Baggage Allowances on European Airlines

It is not very often that I fly an airline other than Delta domestically or across the ocean, but I do occasionally have intra-region flights on other carriers and there are usually some lessons learned from them.  I recently had some Lufthansa flights from Paris to Munich and then from Munich to London and was reminded that carry-on baggage criteria can be very different than what we are used to in the U.S.

There is some variability by air carrier in Europe but I learned first hand how Lufthansa handles it.  I was traveling with a pretty standard TravelPro 22″ wheeled carry-on bag that I take on flights all over the place without checking it (other than gate checking on regional jets).  However, Lufthansa has a one carry-on rule which applied to my briefcase.  Even if I didn’t have my briefcase, they have some pretty stringent guidelines around both dimensions and also weight.  Here is the info from their website:

In First and Business Class you may take two pieces of hand luggage and their contents on board with you. Economy Class passengers are only permitted one piece of hand luggage. Please check for possible country-specific variations to this general rule.  A piece of hand luggage may not be larger than 55 cm x 40 cm x 23 cm and may not weigh more than 8 kg. Foldable garment bags are an exception to this; they count as hand luggage up to a size of 57 cm x 54 cm x 15 cm.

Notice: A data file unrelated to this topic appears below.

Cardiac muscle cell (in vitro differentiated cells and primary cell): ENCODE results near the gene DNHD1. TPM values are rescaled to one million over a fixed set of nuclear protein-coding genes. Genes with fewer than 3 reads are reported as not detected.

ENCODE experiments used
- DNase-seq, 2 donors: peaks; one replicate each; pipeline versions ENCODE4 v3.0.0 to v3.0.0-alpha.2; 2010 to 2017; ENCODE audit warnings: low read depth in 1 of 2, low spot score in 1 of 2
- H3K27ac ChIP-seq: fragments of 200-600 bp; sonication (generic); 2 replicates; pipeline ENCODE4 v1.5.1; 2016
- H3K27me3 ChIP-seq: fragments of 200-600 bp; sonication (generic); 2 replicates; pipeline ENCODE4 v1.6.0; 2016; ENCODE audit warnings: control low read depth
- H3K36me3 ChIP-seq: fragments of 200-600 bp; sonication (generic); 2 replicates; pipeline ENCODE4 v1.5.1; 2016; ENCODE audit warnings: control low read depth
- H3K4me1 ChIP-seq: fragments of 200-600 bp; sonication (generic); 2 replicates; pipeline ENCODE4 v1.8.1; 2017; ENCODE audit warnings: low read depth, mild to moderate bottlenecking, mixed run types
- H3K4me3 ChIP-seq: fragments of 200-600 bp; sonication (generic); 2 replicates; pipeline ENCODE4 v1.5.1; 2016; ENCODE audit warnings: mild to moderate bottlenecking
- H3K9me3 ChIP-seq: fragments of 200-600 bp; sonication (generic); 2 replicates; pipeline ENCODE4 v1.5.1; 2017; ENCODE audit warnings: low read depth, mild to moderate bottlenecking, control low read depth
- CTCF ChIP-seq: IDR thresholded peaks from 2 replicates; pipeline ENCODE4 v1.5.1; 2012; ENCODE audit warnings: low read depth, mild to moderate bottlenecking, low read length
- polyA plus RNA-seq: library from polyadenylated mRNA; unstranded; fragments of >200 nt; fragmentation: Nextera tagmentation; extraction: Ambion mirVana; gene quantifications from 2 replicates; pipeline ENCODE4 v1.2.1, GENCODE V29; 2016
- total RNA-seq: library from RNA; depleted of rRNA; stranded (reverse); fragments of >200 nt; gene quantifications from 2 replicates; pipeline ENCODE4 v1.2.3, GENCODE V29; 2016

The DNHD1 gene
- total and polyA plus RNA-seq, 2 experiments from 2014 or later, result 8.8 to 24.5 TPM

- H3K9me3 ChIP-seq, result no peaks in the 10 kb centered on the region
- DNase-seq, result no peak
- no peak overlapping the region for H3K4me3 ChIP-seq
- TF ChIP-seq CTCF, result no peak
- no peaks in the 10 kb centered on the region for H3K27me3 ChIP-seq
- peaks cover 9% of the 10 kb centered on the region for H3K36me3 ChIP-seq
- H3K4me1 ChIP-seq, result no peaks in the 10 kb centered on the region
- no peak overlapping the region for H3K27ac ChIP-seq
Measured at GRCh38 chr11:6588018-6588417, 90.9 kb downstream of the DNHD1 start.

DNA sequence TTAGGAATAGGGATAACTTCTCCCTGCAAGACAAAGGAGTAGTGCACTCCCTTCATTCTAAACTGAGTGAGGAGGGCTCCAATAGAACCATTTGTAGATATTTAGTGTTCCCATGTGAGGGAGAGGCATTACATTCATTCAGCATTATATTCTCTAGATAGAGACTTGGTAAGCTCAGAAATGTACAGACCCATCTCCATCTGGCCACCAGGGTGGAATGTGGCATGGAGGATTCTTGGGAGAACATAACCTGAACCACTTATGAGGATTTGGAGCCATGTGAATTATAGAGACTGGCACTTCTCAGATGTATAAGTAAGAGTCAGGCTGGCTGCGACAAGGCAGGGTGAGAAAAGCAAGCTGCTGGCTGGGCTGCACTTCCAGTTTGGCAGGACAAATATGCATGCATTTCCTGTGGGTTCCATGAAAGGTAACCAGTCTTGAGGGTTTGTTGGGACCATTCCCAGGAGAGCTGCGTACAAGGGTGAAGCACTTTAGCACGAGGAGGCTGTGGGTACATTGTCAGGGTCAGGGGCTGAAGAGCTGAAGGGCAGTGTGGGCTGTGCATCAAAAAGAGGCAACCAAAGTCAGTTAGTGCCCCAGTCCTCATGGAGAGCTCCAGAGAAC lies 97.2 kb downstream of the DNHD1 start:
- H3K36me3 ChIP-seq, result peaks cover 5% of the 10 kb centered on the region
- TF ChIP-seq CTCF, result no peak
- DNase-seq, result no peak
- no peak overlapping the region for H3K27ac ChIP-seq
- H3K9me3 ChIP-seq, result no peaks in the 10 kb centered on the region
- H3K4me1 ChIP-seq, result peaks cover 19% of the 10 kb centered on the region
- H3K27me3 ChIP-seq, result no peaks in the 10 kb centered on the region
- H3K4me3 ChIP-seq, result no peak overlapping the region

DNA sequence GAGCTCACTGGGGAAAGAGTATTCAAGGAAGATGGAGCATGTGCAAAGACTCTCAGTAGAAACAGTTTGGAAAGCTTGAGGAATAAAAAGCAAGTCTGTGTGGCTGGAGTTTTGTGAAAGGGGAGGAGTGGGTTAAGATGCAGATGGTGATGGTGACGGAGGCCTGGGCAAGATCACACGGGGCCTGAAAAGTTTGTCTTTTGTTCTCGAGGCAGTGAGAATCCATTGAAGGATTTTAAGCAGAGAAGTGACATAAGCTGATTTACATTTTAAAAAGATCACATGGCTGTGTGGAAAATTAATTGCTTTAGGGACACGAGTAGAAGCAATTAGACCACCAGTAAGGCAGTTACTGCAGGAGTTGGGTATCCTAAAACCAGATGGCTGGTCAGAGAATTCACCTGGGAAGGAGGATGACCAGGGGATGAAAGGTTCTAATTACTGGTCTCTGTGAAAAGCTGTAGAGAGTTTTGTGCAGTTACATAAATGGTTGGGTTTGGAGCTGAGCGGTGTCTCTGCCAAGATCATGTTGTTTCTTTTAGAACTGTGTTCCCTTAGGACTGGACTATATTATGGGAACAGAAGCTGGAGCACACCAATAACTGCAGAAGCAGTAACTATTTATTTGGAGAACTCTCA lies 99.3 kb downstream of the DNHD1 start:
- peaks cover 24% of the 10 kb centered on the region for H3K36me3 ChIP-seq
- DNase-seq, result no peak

To save you the troube of looking it up, 8 kg is only 17.6 pounds.  This is going accomondate most briefcases but not a roller bag packed for two weeks in Europe!  There are a few implications to these rules.  First, you may need to arrive earlier than planned since the queues to check baggage can be pretty long since almost everyone is checking a bag.  Second, if you are changing carriers and on different bookings, as I was, you may have to allow enough time to claim your baggage and then go back through passport control and security.

For instance, on my return to the U.S. from Munich, I was connecting to a Delta flight in London.  I had to check my carry on in Munich due to Lufthansa’s rules which meant I had to claim it in London, go through passport control and customs, and then go back through the same process for my Delta flight.  I was lucky and was able to do this very quickly, but it has the potential to add a couple of hours to the process if you hit passport control at the wrong time.

The lesson is to check with your individual airline and not make assumptions that the same rules you are used to on domestic U.S. flights will be the same around the globe.


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